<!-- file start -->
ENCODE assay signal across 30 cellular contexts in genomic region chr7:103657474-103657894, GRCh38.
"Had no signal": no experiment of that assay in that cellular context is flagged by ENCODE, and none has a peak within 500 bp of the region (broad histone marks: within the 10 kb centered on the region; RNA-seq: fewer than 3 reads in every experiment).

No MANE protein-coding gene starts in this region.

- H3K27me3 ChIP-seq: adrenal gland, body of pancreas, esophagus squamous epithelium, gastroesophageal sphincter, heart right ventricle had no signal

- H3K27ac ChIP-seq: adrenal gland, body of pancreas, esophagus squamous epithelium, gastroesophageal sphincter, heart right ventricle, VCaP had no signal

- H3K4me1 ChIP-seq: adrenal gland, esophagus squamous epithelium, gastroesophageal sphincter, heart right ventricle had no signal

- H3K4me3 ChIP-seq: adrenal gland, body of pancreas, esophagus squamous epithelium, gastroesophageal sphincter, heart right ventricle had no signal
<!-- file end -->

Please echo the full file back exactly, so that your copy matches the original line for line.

ENCODE assay signal across 30 cellular contexts in genomic region chr7:103657474-103657894, GRCh38.
"Had no signal": no experiment of that assay in that cellular context is flagged by ENCODE, and none has a peak within 500 bp of the region (broad histone marks: within the 10 kb centered on the region; RNA-seq: fewer than 3 reads in every experiment).

No MANE protein-coding gene starts in this region.

- H3K27me3 ChIP-seq: adrenal gland, body of pancreas, esophagus squamous epithelium, gastroesophageal sphincter, heart right ventricle had no signal

- H3K27ac ChIP-seq: adrenal gland, body of pancreas, esophagus squamous epithelium, gastroesophageal sphincter, heart right ventricle, VCaP had no signal

- H3K4me1 ChIP-seq: adrenal gland, esophagus squamous epithelium, gastroesophageal sphincter, heart right ventricle had no signal

- H3K4me3 ChIP-seq: adrenal gland, body of pancreas, esophagus squamous epithelium, gastroesophageal sphincter, heart right ventricle had no signal